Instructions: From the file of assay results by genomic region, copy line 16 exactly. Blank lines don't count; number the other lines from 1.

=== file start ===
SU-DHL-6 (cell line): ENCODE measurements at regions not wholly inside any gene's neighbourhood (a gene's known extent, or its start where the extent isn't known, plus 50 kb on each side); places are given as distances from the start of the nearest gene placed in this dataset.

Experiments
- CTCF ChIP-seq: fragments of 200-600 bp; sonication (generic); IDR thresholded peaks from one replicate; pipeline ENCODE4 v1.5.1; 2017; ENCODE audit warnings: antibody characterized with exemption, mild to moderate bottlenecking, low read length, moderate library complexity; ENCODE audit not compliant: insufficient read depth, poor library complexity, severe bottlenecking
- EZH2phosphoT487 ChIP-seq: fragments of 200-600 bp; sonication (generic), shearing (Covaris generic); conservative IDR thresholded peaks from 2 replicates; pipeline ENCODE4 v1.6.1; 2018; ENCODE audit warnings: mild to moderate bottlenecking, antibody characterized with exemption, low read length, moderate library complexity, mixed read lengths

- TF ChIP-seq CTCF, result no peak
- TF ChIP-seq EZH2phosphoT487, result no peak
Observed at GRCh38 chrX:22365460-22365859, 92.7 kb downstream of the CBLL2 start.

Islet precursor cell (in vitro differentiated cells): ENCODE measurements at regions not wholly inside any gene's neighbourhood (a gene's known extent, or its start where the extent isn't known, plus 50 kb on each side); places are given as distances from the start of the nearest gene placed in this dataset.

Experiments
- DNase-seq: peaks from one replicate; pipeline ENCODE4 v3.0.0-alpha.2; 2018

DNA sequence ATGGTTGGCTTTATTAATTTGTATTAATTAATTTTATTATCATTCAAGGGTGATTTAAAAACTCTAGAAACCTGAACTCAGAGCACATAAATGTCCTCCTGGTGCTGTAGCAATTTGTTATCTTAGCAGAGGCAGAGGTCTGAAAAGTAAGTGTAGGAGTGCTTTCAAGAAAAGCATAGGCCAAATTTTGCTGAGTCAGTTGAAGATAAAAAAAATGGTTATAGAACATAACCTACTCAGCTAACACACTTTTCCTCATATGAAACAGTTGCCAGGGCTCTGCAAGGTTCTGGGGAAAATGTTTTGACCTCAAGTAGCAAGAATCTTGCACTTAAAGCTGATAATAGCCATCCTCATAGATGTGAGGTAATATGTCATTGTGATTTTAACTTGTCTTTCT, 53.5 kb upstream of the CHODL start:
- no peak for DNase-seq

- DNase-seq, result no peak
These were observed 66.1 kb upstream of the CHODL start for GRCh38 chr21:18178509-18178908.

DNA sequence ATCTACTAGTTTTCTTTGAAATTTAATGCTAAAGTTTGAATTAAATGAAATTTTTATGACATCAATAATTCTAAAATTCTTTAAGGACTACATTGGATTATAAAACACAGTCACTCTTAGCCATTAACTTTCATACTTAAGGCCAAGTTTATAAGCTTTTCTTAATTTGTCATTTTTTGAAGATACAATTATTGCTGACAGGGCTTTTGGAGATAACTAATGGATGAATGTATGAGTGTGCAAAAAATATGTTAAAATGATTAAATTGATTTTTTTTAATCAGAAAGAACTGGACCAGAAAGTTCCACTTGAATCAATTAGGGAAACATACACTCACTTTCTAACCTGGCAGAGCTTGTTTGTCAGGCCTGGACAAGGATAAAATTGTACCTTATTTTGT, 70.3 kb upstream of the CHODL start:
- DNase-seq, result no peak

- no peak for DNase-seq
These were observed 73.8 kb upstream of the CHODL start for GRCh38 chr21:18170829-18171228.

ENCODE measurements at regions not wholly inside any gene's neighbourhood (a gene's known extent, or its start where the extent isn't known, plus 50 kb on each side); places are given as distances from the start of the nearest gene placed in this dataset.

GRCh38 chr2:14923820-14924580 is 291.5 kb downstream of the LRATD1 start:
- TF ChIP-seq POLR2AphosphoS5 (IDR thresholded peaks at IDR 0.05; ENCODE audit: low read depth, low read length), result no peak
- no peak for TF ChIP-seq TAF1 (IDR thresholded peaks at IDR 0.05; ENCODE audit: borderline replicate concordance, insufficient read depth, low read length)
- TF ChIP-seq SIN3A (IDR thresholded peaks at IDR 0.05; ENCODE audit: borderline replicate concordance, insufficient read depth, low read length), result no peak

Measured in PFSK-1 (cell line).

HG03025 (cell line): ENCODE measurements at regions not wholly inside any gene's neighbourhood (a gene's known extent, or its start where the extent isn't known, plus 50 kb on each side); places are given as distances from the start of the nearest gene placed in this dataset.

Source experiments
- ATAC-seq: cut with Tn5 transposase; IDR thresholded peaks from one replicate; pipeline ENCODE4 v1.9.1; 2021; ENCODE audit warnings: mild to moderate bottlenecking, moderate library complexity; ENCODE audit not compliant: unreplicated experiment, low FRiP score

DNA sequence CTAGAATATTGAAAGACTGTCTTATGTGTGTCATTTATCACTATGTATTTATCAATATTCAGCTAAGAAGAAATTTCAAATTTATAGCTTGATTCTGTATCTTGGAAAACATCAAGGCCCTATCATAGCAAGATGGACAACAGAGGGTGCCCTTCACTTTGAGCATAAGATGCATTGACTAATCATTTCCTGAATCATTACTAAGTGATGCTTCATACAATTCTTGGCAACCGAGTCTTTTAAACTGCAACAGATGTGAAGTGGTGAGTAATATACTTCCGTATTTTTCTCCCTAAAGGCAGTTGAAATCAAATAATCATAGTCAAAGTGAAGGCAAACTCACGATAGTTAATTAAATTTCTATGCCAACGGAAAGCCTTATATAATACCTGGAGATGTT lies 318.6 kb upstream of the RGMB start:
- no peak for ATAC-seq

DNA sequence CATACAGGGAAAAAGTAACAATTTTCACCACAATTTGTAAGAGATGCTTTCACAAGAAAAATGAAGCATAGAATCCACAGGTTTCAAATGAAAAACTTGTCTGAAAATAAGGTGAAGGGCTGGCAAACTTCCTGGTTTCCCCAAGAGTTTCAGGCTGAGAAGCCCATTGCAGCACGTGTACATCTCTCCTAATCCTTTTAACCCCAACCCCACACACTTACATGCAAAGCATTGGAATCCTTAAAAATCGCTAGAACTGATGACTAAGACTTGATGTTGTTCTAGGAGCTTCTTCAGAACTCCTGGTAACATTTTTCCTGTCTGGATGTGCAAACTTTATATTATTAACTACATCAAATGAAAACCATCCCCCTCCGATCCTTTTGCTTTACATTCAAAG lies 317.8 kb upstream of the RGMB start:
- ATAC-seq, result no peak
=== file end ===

- DNase-seq, result no peak